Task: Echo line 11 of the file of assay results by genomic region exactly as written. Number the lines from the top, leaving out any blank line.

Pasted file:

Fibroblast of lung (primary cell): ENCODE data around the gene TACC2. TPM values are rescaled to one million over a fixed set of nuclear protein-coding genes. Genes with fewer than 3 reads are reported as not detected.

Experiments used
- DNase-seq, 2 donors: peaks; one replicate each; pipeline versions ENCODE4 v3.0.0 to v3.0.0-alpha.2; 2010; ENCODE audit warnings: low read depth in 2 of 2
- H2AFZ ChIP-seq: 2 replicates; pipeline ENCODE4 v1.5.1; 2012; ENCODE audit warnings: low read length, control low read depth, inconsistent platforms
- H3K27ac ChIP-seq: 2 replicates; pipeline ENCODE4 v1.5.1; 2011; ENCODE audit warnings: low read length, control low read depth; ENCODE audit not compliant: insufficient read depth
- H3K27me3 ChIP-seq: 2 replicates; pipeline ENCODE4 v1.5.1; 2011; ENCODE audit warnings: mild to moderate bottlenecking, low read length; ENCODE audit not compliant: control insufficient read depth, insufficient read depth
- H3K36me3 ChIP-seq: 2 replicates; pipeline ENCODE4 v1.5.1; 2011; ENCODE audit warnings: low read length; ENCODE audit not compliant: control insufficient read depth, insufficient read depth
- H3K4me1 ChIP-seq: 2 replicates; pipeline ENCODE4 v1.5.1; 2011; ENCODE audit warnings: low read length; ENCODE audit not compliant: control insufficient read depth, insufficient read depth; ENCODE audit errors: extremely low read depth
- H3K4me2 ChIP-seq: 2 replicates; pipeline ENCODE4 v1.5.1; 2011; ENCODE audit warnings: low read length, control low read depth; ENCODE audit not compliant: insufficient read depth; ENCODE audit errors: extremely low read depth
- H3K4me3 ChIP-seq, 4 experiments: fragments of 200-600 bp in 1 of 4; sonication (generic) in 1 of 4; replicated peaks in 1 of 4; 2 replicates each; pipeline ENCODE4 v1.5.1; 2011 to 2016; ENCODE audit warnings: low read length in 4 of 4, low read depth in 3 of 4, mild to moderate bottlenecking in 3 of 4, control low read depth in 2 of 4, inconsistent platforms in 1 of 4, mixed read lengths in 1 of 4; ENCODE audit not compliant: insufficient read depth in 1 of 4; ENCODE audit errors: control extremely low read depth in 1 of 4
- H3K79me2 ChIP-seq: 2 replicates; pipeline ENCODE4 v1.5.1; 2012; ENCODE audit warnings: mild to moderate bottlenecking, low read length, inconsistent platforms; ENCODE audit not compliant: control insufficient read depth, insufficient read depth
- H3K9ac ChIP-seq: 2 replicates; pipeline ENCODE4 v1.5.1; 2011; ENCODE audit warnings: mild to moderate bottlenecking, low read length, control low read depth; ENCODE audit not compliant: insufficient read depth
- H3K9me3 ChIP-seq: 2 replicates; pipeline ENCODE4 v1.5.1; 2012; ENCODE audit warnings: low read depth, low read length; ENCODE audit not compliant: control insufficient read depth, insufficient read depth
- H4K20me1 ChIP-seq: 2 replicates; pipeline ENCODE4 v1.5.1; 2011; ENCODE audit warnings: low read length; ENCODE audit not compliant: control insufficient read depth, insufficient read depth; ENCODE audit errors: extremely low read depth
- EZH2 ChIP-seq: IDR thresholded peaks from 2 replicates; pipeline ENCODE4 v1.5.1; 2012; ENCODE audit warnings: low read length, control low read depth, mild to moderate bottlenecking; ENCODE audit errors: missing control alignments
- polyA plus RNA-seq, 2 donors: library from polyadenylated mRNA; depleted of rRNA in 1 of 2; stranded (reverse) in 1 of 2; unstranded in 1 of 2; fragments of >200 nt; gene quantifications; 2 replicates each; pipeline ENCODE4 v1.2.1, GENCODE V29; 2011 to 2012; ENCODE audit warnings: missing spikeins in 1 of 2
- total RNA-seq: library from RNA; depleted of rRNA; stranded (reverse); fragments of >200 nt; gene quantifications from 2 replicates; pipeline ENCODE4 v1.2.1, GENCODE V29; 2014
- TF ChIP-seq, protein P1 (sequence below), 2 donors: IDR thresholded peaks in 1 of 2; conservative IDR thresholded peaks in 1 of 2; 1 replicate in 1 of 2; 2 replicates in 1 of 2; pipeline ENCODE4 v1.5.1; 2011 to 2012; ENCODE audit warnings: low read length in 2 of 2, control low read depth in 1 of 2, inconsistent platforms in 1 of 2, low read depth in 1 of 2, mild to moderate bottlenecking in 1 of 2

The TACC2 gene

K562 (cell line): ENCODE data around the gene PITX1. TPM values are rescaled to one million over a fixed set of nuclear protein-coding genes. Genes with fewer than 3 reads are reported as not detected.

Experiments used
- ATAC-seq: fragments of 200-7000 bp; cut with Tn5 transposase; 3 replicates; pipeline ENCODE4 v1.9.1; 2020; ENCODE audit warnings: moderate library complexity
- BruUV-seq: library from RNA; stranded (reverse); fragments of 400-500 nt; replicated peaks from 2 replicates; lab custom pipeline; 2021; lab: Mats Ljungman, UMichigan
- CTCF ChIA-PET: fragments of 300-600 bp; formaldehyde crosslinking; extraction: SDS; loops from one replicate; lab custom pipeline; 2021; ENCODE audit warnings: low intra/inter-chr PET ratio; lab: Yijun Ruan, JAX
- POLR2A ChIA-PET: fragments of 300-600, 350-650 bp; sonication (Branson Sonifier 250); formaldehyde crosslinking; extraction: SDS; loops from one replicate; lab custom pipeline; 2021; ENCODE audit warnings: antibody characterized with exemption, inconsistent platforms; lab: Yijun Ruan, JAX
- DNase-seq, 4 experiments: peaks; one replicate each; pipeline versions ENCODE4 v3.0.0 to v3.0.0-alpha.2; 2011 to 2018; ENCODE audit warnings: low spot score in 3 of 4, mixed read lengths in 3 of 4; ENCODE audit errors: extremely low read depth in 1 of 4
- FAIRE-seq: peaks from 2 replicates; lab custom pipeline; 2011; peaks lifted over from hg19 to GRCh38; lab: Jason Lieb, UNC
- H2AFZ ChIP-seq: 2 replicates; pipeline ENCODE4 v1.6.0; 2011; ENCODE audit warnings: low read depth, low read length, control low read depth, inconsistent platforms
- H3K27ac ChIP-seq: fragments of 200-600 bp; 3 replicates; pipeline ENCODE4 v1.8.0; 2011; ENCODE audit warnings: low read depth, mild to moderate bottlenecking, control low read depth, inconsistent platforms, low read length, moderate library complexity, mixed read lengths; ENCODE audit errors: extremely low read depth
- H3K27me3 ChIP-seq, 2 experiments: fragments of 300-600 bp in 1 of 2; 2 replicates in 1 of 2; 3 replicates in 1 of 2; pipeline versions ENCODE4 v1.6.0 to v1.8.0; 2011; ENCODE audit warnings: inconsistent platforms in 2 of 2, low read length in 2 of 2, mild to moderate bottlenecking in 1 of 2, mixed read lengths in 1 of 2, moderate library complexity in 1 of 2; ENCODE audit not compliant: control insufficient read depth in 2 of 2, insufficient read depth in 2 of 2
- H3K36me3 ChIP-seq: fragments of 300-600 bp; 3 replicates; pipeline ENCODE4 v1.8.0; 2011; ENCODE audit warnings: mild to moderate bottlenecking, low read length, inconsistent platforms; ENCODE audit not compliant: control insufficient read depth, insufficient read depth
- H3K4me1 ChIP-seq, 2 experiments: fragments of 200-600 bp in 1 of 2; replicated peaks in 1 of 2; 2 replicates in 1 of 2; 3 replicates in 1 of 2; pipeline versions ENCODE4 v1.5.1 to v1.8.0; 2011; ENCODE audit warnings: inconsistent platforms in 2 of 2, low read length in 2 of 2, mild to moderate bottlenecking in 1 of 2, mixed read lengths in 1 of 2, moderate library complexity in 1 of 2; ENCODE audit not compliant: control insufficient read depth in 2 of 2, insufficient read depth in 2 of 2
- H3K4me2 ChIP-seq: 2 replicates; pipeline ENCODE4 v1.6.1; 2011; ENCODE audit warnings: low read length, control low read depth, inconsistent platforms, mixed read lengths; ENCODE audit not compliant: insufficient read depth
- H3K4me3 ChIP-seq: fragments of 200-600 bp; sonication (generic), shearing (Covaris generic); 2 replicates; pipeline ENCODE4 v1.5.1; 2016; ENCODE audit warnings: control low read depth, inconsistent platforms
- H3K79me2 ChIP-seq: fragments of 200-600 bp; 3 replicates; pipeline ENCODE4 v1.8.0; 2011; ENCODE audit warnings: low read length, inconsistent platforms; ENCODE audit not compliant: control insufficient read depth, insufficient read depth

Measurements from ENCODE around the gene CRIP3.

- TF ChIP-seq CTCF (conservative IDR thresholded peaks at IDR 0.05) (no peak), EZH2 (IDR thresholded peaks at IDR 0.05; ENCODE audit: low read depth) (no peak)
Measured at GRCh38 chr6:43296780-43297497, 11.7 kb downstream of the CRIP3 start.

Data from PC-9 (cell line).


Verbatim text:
- H3K79me2 ChIP-seq: 2 replicates; pipeline ENCODE4 v1.5.1; 2012; ENCODE audit warnings: mild to moderate bottlenecking, low read length, inconsistent platforms; ENCODE audit not compliant: control insufficient read depth, insufficient read depth